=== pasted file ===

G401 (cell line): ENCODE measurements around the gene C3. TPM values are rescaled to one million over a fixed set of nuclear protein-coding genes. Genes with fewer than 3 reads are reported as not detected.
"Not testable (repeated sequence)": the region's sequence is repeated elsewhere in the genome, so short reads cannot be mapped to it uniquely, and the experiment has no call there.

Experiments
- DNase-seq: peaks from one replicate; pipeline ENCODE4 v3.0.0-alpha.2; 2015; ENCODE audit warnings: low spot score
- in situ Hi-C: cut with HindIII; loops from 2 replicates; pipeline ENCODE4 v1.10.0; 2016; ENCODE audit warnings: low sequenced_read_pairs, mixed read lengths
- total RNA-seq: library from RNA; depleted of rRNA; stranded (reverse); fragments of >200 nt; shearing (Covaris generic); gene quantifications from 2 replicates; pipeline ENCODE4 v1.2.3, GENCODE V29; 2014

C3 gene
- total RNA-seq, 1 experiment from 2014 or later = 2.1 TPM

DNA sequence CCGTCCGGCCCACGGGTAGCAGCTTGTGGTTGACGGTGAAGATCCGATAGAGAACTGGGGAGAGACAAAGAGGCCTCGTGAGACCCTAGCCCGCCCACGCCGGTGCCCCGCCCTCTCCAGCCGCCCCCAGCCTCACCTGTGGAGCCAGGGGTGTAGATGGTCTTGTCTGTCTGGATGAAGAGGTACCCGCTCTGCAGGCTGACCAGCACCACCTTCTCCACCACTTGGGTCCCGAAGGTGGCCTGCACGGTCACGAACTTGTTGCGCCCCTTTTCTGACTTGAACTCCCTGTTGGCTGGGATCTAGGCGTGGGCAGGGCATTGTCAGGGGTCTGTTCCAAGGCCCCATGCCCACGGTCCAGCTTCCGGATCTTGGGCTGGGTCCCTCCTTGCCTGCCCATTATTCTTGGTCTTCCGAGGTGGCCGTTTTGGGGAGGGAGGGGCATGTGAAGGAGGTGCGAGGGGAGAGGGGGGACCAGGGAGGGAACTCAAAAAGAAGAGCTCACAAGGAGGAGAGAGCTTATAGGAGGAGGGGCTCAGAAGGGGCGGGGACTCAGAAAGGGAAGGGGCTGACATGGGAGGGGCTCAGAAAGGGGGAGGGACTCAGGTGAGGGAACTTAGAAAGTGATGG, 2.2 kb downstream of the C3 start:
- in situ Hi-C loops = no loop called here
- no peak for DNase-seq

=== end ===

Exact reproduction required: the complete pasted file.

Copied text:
G401 (cell line): ENCODE measurements around the gene C3. TPM values are rescaled to one million over a fixed set of nuclear protein-coding genes. Genes with fewer than 3 reads are reported as not detected.
"Not testable (repeated sequence)": the region's sequence is repeated elsewhere in the genome, so short reads cannot be mapped to it uniquely, and the experiment has no call there.

Experiments
- DNase-seq: peaks from one replicate; pipeline ENCODE4 v3.0.0-alpha.2; 2015; ENCODE audit warnings: low spot score
- in situ Hi-C: cut with HindIII; loops from 2 replicates; pipeline ENCODE4 v1.10.0; 2016; ENCODE audit warnings: low sequenced_read_pairs, mixed read lengths
- total RNA-seq: library from RNA; depleted of rRNA; stranded (reverse); fragments of >200 nt; shearing (Covaris generic); gene quantifications from 2 replicates; pipeline ENCODE4 v1.2.3, GENCODE V29; 2014

C3 gene
- total RNA-seq, 1 experiment from 2014 or later = 2.1 TPM

DNA sequence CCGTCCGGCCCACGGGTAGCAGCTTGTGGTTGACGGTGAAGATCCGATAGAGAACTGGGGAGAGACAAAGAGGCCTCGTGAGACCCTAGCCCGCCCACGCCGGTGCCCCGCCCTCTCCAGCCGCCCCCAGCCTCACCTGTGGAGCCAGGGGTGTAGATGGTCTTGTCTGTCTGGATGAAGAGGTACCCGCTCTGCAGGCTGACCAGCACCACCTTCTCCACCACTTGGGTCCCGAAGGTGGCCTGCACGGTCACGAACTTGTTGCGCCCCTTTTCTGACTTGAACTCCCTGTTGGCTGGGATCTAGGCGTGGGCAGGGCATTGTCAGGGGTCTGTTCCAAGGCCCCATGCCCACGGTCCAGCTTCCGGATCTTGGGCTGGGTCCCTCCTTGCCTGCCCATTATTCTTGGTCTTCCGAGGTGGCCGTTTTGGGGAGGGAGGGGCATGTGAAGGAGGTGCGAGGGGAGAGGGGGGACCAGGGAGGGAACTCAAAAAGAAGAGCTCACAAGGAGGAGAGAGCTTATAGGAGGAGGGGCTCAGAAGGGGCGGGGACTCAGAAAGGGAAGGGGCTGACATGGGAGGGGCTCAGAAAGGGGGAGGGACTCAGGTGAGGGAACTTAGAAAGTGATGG, 2.2 kb downstream of the C3 start:
- in situ Hi-C loops = no loop called here
- no peak for DNase-seq